Securing the lid tightly is paramount, as air exposure will dry the gel out, which makes it useless unless you enjoy applying flaky Aloe Vera on your skin. You can also transfer the Aloe Vera gel—the containers you purchase them in are usually clear—to another non-see-through container.

Buying Aloe Vera gel in bulk is also a fantastic idea because you can simply freeze the excess in ice trays. Stock up on Aloe Vera cubes and store them away for next year’s trip to the beach or a visit to the tanning booth.

You can also freeze the plant itself, thawing it out when you’re ready to put it to good use. You should also seriously consider growing your own Aloe Vera. Once you have a solid supply of your own Aloe Vera plants, the next step is to start making gel.

Make your own Aloe Vera gel

Studio shot of the stunning Aloe vera plant.
Photo by feey / Unsplash

If you want to blow by the expiration date or simply have a limitless supply of Aloe Vera gel, you should get to work making your own. Not only do Aloe Vera products have an expiration date but they also come with additives such as dyes and other GMO-related additives.

Making your own Aloe Vera is the best way to make your Aloe Vera gel last in perpetuity, without all of the harmful additives that nearly defeat the purpose of having Aloe Vera gel, to begin with.

Making your own means that you get the best, non-GMO, perfectly controlled Aloe Vera gel for your skin or other health needs. It’s very simple to make and you only need a few things to get started:

  • Aloe Vera leaves
  • Vegetable peeler
  • Spoon
  • Storage container
  • Blender

If you want, you’re also free to add powdered versions of vitamin C and vitamin E, both of which are very healthy for your skin but, even more importantly, they also act as preservatives. It’s entirely optional but it will make your final gel product last much longer.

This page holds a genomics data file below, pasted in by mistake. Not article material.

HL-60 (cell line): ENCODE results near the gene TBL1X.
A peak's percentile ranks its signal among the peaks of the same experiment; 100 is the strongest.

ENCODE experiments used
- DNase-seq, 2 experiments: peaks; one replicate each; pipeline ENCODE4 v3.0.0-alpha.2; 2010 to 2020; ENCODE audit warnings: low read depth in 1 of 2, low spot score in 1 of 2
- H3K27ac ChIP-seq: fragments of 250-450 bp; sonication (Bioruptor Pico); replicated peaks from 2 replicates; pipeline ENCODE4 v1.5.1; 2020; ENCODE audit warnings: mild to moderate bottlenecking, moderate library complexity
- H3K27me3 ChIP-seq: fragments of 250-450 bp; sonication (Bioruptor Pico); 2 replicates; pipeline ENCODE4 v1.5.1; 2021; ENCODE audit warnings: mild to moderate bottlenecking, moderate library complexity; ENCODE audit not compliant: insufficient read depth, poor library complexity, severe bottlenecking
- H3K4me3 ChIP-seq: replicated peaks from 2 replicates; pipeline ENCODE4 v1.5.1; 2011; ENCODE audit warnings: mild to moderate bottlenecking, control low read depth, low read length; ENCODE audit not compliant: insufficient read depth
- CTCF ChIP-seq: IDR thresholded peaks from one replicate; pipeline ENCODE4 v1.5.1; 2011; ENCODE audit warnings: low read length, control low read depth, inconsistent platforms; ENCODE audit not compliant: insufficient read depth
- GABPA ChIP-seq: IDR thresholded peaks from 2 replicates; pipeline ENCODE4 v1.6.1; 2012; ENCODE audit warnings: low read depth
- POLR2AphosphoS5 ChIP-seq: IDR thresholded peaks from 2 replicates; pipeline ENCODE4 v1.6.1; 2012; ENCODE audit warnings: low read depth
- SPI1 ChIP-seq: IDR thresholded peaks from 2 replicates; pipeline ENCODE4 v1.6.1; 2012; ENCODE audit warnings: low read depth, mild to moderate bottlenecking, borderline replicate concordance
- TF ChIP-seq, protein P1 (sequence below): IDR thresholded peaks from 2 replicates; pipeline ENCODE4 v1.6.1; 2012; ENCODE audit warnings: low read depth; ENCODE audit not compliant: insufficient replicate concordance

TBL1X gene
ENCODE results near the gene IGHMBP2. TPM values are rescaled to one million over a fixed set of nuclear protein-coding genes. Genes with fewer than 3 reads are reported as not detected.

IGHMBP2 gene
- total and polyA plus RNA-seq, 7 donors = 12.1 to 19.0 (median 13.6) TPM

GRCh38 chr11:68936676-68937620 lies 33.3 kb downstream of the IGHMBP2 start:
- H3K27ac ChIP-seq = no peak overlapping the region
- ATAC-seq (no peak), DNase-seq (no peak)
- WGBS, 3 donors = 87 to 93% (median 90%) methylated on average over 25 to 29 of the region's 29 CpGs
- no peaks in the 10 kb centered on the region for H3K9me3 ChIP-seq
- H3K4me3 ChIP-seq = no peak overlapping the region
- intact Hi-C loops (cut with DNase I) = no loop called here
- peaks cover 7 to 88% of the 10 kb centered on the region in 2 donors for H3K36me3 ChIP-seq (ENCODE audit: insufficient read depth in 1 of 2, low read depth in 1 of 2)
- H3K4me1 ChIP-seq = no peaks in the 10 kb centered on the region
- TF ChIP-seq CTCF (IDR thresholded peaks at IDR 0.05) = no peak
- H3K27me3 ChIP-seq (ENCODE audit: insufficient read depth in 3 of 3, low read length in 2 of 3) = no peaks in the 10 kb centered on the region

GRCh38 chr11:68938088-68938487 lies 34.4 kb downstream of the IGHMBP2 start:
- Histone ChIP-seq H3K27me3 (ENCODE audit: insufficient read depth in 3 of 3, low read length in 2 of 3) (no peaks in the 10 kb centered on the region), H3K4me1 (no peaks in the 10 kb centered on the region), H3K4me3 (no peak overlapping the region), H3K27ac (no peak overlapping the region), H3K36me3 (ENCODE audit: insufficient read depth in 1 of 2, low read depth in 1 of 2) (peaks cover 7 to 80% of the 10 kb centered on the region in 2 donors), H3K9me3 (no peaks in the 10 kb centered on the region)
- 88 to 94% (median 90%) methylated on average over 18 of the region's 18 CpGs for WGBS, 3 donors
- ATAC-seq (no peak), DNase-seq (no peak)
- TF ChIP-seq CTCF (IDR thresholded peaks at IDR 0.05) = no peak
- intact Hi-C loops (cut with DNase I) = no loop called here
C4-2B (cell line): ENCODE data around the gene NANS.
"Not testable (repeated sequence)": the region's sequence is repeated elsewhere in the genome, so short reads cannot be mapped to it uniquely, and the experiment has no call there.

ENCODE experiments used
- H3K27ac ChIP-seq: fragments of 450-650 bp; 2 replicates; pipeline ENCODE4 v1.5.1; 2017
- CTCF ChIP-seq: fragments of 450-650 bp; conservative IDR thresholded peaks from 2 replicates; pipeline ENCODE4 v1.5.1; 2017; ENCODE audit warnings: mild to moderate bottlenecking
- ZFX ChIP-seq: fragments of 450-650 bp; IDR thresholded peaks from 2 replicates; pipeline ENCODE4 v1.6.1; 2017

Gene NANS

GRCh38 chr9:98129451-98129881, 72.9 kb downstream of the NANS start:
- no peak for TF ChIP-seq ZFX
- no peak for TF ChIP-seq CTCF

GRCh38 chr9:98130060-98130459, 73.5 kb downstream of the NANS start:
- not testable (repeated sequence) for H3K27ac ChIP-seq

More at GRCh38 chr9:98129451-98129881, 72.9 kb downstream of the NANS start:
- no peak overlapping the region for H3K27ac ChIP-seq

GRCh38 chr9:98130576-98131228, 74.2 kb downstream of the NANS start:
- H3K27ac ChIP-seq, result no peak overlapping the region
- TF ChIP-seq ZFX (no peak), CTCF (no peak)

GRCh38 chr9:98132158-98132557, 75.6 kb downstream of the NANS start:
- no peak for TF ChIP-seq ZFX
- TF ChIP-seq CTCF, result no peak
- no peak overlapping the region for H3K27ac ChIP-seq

You’re free to make as much Aloe gel as you want, so you can even make separate containers with your chosen additives and see which ones are best for you or your friends and family.

Prepare your Aloe leaves

Remove your Aloe leaves at the base and stand them up in a container, with the cut section facing down. You want to leave them standing up for around 15 to 20 minutes, as gravity will drain out the resin within the leaves.

You don’t want the resin in the final product. It contains latex and, although some people aren’t allergic to latex, you will get a product that is purer than you would if you didn’t allow the resin to drain out.

Use your vegetable peeler to remove all of the skin from the resin-drained Aloe leaves.

Make your gel

Scoop up the gel that oozes out after removing the skin from the Aloe leaves and toss it in the blender. Blend the gel until it is very bubbly, then allow it to settle for a while.

Your gel is ready at this point, however, now would be the time to add in your powdered C and E vitamins, blending it all up until it’s a smooth, viscous gel.

If you don’t add the E and C, you can expect your gel to last about a week before it loses its health benefits. There is a ratio for how much you add. For every ¼ cup of gel, add 500mg of vitamin C or 400IU of vitamin E.

The best part about making your own Aloe Vera gel, especially if you preserve it with vitamin E and vitamin C, is that your supply is only limited by how much Aloe Vera you are willing to grow and maintain.

Without the additional preservatives, your homemade gel will last around a week. With E and/or C added, you will get two months before it expires. Remember, store it in a cool, dry place with the lid sealed tight to keep out any air.

Homemade or not, air will dry your Aloe Vera gel out just as it would with store-bought Aloe Vera.

Final thoughts

Aloe Vera is a scientifically proven health benefit for both your skin and your overall health. It also lasts a long time, at 2 to 3 years after purchasing it off the shelf. There are several types of Aloe Vera that you can purchase as well, all with a substantial shelf life of their own.

Last but not least, you can create your own Aloe Vera gel cultivated from your very own garden, lasting you as long as you want to grow and convert Aloe Vera into gels, powders, or as additives.